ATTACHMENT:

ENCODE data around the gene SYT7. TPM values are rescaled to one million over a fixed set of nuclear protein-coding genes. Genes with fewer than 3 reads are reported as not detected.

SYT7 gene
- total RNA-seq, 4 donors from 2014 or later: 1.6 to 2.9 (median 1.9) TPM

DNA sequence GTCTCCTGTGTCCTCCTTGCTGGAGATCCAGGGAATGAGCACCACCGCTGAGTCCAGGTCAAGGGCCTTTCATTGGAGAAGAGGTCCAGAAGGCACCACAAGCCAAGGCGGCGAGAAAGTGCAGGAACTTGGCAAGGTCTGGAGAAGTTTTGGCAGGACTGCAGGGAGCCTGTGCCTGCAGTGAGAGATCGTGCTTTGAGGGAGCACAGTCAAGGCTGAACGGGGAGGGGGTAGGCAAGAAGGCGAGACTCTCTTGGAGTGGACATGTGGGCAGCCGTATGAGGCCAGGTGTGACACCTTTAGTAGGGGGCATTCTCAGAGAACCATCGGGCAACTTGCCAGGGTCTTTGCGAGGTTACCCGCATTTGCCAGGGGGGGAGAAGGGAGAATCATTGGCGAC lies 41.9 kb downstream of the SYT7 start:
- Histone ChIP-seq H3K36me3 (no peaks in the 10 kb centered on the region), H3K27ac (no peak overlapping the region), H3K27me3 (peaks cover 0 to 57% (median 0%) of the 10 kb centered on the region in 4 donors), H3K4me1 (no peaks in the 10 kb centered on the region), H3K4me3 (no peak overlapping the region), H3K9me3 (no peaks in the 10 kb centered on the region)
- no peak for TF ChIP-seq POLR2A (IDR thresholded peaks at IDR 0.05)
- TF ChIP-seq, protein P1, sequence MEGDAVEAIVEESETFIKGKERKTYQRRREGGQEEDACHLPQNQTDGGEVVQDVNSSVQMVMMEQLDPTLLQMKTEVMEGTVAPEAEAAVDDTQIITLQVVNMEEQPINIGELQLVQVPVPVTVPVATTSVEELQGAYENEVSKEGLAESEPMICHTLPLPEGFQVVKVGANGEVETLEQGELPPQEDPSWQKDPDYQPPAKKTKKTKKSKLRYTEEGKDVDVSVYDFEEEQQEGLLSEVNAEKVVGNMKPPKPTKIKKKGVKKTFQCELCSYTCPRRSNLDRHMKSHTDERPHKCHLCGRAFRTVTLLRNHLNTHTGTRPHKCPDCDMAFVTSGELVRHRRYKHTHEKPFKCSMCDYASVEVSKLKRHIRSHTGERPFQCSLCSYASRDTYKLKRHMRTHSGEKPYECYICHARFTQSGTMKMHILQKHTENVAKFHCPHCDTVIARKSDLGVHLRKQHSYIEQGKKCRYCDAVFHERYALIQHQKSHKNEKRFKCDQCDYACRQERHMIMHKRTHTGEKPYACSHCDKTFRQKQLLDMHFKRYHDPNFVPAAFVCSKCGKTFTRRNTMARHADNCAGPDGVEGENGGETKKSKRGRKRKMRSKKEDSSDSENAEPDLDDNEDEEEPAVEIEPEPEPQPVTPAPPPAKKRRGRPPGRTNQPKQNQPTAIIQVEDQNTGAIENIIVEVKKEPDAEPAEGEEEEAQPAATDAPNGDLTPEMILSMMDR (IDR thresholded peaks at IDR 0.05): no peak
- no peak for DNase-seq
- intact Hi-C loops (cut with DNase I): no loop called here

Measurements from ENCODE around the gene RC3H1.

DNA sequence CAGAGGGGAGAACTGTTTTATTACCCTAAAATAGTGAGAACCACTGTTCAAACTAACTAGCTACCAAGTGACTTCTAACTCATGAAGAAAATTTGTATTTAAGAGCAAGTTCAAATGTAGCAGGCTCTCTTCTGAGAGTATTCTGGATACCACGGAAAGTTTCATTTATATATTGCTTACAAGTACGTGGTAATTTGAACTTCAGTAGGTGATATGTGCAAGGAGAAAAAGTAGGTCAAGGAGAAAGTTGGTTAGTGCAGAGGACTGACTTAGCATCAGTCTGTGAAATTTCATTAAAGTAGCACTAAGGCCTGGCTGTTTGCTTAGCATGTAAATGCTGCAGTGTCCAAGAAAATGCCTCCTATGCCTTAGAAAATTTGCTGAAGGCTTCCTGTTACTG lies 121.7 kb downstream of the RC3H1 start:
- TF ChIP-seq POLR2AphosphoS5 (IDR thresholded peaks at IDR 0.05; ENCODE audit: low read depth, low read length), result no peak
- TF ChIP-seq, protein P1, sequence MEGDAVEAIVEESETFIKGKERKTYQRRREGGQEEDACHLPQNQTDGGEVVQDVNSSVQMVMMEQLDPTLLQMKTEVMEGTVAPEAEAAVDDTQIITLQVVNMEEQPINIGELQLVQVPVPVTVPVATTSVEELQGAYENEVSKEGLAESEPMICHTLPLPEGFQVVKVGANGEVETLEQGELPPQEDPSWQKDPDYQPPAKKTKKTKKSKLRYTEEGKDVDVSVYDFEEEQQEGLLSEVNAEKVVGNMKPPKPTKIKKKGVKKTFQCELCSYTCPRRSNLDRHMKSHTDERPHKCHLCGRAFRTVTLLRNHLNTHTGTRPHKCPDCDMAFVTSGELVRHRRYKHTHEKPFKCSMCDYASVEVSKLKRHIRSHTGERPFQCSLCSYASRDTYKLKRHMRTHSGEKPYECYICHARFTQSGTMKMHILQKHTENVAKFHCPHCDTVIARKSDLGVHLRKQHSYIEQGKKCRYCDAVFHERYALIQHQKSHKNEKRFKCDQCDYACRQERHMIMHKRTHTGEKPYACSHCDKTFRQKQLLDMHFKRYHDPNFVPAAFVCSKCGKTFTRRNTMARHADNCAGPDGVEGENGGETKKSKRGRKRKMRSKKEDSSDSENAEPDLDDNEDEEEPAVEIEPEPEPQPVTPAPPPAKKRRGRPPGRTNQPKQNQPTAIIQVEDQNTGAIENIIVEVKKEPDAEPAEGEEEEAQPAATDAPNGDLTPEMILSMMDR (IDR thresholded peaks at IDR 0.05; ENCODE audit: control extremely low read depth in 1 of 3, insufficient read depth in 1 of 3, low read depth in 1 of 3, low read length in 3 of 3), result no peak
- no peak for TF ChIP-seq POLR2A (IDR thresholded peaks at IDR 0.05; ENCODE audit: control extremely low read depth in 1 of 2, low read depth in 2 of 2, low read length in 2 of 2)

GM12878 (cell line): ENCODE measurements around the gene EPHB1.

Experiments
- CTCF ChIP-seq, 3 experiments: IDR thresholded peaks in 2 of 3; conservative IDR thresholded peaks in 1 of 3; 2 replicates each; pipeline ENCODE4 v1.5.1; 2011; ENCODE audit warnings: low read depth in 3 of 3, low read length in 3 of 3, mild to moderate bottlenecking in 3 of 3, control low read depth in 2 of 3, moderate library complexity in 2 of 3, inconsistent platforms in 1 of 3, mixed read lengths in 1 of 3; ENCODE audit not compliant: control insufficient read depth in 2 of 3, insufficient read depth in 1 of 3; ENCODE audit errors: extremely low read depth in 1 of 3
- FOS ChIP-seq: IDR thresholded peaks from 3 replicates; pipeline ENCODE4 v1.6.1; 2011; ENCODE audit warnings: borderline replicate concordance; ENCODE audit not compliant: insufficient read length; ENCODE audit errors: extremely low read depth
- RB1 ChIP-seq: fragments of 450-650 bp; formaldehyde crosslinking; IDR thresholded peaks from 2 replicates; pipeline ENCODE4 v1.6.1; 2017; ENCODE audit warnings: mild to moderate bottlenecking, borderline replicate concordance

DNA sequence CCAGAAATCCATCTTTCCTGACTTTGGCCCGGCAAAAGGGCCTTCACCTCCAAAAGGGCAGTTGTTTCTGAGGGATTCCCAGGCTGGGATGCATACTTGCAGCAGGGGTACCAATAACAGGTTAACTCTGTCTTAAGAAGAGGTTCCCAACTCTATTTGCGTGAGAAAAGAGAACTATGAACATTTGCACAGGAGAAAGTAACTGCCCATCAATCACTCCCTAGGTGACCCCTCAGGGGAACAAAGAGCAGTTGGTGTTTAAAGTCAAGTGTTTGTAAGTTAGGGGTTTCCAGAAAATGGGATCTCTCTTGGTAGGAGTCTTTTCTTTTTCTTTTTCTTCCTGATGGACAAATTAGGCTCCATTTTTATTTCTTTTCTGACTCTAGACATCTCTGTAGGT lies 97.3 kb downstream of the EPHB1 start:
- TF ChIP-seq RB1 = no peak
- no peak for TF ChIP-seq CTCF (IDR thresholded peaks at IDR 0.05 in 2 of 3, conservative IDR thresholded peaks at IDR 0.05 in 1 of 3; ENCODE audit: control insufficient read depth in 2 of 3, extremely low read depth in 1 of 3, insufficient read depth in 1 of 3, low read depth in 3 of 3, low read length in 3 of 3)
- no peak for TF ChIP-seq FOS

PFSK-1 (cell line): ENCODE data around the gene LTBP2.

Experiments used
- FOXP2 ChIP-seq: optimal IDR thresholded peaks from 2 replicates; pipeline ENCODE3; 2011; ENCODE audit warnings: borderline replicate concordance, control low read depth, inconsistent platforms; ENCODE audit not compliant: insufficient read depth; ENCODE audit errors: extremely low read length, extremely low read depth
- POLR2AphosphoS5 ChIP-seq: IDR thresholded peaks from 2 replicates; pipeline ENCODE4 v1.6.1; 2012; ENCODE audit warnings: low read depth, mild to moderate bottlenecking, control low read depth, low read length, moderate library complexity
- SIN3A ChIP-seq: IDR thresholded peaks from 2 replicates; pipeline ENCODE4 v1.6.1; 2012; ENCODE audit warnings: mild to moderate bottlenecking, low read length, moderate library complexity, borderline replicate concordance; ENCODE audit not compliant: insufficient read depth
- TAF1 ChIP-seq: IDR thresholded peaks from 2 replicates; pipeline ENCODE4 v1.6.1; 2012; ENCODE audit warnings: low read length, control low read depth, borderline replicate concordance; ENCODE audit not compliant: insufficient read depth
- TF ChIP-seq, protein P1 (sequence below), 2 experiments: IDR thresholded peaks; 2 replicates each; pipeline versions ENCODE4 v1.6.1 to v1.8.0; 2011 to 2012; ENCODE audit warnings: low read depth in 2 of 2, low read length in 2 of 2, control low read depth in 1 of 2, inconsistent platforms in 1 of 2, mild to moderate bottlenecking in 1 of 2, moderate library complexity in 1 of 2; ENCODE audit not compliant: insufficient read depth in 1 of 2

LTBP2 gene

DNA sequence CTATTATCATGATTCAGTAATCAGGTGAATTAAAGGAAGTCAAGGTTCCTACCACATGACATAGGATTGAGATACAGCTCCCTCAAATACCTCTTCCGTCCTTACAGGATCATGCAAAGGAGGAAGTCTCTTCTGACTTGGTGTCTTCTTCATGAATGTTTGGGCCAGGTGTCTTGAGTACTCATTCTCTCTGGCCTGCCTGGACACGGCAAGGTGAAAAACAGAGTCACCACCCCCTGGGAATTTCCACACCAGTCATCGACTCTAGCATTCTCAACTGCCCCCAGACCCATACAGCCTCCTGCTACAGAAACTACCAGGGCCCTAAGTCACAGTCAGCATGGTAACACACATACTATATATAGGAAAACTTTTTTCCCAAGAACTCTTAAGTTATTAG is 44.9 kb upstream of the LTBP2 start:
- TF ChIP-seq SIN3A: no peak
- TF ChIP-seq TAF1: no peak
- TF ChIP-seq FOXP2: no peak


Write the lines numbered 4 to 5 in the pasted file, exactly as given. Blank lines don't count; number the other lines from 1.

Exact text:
DNA sequence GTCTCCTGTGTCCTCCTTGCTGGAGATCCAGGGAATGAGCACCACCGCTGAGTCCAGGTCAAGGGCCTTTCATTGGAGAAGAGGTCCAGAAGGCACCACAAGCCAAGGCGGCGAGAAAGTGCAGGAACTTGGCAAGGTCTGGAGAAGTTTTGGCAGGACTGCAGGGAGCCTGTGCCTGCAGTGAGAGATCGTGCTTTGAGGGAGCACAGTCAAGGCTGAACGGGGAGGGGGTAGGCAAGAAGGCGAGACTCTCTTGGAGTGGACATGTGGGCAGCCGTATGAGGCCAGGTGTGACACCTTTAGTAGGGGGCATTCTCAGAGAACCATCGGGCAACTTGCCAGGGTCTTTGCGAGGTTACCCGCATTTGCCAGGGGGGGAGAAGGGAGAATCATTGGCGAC lies 41.9 kb downstream of the SYT7 start:
- Histone ChIP-seq H3K36me3 (no peaks in the 10 kb centered on the region), H3K27ac (no peak overlapping the region), H3K27me3 (peaks cover 0 to 57% (median 0%) of the 10 kb centered on the region in 4 donors), H3K4me1 (no peaks in the 10 kb centered on the region), H3K4me3 (no peak overlapping the region), H3K9me3 (no peaks in the 10 kb centered on the region)